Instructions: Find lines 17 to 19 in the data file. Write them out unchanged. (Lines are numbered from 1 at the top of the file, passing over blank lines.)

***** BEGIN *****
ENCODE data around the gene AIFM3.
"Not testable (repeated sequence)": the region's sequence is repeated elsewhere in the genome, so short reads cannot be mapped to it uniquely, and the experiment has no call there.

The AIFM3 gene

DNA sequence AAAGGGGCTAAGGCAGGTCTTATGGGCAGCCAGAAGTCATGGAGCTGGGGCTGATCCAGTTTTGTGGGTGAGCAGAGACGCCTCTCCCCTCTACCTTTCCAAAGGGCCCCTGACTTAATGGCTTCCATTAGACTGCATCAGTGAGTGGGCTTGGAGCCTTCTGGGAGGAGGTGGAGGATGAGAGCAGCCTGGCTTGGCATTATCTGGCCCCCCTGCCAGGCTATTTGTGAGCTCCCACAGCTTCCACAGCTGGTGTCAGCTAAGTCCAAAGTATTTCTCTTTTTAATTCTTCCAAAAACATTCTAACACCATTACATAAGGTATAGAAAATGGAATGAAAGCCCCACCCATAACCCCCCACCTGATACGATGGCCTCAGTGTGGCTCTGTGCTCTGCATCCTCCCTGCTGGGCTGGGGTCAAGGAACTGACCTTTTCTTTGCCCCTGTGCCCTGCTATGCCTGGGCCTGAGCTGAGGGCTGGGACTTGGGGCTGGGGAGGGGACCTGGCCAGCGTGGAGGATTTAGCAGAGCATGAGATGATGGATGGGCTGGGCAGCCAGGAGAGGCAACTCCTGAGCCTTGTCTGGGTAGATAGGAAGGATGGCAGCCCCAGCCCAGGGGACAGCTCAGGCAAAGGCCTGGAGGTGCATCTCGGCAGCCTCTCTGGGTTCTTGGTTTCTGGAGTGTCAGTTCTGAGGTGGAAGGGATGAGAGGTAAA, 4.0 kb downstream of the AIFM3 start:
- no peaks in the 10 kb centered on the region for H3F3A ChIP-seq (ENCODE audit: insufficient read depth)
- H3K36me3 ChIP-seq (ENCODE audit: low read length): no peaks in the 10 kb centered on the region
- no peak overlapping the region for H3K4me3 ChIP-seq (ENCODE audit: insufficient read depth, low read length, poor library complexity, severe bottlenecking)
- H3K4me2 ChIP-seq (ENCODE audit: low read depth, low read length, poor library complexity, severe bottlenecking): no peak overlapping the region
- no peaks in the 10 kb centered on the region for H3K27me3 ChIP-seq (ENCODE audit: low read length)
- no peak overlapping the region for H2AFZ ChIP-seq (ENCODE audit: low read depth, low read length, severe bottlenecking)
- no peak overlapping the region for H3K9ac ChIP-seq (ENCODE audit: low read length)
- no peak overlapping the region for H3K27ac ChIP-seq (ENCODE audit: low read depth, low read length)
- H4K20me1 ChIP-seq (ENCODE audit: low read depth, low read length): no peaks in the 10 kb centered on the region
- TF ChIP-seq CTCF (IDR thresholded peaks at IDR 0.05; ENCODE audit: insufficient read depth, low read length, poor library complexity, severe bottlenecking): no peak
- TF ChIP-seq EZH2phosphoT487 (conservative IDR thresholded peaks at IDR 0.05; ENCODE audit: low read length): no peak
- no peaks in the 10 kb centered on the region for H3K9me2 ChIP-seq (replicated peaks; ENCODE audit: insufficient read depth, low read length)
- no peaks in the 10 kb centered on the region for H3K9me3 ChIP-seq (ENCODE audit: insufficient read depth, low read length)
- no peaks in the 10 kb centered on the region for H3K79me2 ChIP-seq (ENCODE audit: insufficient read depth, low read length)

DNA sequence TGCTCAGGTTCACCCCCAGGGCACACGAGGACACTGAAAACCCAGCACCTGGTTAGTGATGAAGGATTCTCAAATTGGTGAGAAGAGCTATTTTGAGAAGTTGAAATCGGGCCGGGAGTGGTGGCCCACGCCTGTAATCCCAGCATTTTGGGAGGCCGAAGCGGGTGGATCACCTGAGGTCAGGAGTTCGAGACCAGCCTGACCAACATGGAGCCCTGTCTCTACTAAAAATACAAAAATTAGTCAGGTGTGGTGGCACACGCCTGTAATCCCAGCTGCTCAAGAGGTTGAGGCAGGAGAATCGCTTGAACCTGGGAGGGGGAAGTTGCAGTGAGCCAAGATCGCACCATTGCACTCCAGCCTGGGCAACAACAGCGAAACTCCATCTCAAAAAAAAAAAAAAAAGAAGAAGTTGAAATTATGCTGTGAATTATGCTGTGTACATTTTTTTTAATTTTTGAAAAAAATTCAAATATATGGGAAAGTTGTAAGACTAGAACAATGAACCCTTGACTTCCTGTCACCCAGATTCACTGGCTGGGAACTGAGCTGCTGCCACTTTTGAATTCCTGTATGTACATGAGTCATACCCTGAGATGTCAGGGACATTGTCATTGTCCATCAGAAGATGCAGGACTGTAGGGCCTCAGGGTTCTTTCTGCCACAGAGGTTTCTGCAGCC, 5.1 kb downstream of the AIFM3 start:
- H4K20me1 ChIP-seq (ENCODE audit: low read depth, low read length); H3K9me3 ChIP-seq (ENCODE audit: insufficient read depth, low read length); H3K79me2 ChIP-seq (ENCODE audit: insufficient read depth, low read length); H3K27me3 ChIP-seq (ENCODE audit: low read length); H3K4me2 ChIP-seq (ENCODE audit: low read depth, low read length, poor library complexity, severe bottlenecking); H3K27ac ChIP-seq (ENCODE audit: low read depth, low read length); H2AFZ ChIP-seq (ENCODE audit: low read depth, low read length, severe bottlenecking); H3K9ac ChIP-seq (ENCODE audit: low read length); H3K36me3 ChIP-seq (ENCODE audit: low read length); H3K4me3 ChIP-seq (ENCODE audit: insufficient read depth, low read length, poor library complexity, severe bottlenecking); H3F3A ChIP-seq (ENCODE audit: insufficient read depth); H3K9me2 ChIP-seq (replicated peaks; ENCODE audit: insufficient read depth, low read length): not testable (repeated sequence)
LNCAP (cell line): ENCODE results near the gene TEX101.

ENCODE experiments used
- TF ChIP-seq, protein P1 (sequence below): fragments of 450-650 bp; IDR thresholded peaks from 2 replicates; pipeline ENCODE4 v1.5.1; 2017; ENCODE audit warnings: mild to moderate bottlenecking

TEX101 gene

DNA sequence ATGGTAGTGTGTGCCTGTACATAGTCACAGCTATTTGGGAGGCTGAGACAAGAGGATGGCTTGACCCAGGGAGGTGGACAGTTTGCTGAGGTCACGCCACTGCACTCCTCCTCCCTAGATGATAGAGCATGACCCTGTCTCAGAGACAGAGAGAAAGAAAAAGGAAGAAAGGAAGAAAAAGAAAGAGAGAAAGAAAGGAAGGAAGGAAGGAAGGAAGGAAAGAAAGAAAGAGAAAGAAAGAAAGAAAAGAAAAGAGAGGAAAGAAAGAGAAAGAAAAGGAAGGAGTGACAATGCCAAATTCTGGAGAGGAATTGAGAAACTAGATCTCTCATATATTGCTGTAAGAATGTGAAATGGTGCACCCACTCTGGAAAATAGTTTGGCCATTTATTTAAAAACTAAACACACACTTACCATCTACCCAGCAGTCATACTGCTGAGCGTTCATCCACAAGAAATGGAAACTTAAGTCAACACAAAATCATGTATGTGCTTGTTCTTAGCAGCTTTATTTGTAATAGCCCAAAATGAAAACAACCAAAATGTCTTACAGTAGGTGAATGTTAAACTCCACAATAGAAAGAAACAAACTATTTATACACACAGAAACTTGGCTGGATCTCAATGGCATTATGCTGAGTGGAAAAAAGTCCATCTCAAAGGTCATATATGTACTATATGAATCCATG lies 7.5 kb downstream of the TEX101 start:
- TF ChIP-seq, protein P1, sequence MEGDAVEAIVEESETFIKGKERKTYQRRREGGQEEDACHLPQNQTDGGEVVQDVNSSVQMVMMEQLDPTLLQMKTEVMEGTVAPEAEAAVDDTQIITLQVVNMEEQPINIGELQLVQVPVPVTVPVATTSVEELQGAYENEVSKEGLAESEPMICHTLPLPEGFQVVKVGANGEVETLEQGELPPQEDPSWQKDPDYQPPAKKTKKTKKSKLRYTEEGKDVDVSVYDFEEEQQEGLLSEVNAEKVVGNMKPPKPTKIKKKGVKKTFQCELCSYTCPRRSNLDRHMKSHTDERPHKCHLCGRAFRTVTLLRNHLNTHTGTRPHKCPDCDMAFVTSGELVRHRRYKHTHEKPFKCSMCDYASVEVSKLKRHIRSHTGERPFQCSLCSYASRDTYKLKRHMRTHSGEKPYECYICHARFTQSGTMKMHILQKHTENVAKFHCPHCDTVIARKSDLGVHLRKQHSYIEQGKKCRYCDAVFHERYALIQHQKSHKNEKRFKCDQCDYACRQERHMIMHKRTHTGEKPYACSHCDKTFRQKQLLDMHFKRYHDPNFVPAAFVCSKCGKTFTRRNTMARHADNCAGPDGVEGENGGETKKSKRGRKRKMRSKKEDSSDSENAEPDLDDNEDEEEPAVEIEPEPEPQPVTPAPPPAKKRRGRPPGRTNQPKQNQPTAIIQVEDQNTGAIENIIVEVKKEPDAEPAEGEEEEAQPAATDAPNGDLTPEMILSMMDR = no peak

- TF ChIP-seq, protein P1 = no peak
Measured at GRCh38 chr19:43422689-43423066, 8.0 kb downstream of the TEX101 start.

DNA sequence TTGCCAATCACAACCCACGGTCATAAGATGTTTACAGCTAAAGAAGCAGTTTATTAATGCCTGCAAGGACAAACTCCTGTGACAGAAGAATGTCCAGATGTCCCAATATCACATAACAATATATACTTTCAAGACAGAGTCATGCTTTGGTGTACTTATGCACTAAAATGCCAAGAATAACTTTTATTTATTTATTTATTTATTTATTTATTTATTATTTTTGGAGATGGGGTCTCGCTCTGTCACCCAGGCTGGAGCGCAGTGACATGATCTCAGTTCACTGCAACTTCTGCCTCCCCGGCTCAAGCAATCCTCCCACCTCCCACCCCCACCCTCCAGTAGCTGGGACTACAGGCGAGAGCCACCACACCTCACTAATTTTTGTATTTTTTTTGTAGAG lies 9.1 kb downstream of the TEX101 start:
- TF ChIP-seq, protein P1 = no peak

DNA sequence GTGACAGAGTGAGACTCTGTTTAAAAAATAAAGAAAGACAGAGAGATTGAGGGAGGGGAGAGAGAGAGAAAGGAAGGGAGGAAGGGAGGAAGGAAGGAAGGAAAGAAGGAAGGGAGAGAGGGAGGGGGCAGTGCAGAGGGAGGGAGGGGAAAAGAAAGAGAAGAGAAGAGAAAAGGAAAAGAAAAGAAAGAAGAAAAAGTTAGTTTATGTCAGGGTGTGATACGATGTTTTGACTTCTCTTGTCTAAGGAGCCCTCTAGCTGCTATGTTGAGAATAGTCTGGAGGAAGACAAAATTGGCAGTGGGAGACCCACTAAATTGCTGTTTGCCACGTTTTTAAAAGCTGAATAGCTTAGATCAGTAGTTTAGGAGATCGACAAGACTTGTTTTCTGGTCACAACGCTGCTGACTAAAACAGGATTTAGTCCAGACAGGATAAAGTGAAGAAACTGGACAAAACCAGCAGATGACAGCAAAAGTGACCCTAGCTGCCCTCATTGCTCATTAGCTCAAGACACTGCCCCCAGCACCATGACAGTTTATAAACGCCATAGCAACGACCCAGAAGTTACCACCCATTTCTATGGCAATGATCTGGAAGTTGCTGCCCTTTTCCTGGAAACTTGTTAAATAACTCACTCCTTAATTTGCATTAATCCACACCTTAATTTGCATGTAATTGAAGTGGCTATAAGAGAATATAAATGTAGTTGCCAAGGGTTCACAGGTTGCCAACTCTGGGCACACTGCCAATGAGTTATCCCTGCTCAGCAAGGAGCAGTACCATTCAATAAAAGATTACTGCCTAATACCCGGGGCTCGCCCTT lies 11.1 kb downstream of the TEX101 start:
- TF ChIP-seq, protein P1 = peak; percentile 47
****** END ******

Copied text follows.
- no peaks in the 10 kb centered on the region for H3K9me3 ChIP-seq (ENCODE audit: insufficient read depth, low read length)
- no peaks in the 10 kb centered on the region for H3K79me2 ChIP-seq (ENCODE audit: insufficient read depth, low read length)

DNA sequence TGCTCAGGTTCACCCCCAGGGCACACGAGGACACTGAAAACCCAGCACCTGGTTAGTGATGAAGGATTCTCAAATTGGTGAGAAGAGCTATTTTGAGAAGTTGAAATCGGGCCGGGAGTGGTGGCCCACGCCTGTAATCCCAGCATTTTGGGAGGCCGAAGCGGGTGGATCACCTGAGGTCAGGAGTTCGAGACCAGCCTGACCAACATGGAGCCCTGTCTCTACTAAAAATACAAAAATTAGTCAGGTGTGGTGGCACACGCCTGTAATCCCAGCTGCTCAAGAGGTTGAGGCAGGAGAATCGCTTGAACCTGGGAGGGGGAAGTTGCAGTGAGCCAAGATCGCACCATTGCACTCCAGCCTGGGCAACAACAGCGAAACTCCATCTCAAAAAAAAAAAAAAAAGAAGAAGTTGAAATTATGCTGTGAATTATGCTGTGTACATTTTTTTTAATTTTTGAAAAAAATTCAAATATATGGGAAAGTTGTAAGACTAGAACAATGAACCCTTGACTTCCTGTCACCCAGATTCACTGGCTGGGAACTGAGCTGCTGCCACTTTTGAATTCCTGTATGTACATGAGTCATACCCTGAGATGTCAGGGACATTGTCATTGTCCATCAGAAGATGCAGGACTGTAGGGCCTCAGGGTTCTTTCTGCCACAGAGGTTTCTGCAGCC, 5.1 kb downstream of the AIFM3 start: